Collective backs Electoral Reform Society campaign

Trade unionists seeking ‘root and branch reform’ of British politics have joined forces in a bid to bring about democratic change. 

Politics for the Many’ will campaign for measures including an elected House of Lords, a fair voting system where seats match votes, and extending the franchise to 16 and 17-year-olds across all elections.

The group will also seek an overhaul of electoral registration, to ensure more people are signed up to vote, and redrawn constituency boundaries based on all eligible voters.

Nancy Platts, Member of Campaign Collective, will be co-ordinating the campaign on behalf of a coalition of trade unions and the Electoral Reform Society.

Explaining the need for the campaign in the Sunday Herald, she commented:

Trade unions have been at the forefront of demands for political reform dating back to the Chartists’ fight for universal suffrage.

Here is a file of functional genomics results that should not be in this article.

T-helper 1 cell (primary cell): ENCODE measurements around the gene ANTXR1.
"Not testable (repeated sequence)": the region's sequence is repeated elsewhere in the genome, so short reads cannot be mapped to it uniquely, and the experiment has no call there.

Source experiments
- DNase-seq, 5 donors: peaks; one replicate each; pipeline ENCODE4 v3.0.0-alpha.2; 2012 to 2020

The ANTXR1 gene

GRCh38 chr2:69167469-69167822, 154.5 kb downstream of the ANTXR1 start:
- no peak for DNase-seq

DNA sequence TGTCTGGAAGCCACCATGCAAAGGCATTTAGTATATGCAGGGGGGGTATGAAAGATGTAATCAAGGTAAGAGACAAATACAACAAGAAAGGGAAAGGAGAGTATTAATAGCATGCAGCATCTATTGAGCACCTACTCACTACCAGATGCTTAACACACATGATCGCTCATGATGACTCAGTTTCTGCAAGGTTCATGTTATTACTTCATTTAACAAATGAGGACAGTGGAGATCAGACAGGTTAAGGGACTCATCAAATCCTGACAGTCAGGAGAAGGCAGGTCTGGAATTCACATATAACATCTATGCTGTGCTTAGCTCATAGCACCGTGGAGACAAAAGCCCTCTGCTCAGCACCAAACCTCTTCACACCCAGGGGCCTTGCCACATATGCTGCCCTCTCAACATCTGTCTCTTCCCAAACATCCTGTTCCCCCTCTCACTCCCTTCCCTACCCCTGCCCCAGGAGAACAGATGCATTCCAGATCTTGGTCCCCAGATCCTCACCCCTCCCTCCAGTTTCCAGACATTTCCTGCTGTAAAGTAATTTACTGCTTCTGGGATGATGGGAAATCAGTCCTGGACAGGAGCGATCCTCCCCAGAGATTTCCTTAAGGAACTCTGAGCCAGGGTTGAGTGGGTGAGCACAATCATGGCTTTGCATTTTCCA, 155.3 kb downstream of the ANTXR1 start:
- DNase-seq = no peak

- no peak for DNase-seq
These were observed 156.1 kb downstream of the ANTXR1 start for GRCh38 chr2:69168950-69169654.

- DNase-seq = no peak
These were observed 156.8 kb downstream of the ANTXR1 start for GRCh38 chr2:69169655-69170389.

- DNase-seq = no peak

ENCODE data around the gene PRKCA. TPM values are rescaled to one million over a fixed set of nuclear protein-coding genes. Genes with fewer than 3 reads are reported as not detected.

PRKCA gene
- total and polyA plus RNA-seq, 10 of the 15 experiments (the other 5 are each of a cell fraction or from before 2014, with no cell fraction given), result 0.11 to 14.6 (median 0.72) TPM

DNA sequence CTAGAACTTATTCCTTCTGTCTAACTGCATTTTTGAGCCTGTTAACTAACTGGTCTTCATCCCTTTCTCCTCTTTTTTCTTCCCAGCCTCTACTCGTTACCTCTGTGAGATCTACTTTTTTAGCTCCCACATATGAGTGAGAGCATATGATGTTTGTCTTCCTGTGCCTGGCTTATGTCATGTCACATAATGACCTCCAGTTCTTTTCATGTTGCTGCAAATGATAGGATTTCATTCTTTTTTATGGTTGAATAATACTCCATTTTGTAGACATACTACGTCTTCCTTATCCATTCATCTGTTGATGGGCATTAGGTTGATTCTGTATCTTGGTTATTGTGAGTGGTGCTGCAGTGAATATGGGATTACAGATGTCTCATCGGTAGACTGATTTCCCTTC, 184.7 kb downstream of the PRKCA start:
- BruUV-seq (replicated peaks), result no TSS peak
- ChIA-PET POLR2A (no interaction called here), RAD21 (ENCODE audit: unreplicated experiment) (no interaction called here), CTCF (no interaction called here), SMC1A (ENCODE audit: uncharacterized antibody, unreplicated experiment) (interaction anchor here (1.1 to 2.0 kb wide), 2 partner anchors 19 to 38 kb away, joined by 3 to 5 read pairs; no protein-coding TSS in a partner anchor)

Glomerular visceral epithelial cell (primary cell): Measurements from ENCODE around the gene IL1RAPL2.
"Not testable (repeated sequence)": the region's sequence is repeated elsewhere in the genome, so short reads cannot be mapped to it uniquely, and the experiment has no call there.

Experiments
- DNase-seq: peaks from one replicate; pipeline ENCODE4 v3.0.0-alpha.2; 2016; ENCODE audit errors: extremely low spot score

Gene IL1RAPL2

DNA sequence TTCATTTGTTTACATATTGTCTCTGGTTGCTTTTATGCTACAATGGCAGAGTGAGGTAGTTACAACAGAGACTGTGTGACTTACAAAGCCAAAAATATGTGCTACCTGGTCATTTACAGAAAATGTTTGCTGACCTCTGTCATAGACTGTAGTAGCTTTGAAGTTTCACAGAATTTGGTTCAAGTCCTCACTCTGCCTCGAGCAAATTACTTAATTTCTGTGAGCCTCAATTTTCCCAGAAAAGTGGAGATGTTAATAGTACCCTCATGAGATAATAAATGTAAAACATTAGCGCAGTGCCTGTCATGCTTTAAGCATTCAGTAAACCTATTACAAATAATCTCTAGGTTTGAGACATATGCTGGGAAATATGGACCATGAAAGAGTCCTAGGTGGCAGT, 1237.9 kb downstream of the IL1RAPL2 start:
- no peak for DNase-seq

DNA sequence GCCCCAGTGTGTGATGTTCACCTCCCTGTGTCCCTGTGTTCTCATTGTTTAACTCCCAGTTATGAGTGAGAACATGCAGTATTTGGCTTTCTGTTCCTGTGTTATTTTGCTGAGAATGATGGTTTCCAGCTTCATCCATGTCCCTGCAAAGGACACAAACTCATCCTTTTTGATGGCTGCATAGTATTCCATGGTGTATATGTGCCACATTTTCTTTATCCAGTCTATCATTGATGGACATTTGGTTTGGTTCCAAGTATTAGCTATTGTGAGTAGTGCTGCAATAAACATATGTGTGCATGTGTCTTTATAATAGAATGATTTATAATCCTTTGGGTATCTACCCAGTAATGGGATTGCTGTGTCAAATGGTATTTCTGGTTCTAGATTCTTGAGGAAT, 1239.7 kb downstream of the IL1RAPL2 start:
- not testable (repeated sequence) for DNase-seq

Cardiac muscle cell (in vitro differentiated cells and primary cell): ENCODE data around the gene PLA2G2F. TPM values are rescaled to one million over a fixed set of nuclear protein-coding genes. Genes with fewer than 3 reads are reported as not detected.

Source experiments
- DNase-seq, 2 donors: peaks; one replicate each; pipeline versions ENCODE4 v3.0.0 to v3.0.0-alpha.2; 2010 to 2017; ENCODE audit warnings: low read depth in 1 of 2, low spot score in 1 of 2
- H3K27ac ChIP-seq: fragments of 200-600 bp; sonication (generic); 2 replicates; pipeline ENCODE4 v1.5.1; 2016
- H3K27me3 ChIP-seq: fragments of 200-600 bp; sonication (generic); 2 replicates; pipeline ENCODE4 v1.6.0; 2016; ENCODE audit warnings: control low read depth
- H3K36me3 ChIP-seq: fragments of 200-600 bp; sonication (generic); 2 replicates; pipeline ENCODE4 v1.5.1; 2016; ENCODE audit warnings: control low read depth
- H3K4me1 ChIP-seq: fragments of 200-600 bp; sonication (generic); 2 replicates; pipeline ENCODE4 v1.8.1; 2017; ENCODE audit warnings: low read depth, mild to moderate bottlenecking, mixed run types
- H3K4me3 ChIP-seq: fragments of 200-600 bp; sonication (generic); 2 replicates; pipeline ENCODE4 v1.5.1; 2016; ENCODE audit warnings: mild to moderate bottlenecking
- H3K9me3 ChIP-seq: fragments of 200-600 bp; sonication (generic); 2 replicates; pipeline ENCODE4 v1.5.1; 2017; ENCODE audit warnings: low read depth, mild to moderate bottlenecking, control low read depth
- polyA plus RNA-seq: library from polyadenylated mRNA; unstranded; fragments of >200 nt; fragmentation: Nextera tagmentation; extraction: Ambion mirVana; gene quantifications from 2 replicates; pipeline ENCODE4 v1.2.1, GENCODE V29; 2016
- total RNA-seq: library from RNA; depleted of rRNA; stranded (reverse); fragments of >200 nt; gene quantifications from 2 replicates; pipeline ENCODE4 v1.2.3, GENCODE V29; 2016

In 2018 there is still plenty of work to be done to enhance democracy – and Politics for the Many will once again see working people leading the charge.

The current system is desperately broken. Westminster’s voting system has allowed governments to form with very little popular support. It serves the old boys’ network while workers’ interests are trampled on. The polarisation and swings we see mean any gains Labour make are often swiftly undone by the next right-wing government.

Our 16 and 17-year-olds are denied a voice, while millions of eligible voters are not registered.

And as people struggle to earn a decent living, nearly 800 unelected peers in the House of Lords treat our Parliament as a private members’ club.

It is now time for a Politics for the Many. We need a democracy fit for the 21st century, and an end to the political injustice that breeds alienation and only aids the right.

Politics for the Many has support from senior figures from the UK’s leading trade unions, including Howard Beckett, Assistant General Secretary at Unite, as well as former senior advisors to Jeremy Corbyn.

Organisers are urging others to add their weight to the campaign on the Politics for the Many website and joining its dedicated Facebook page.

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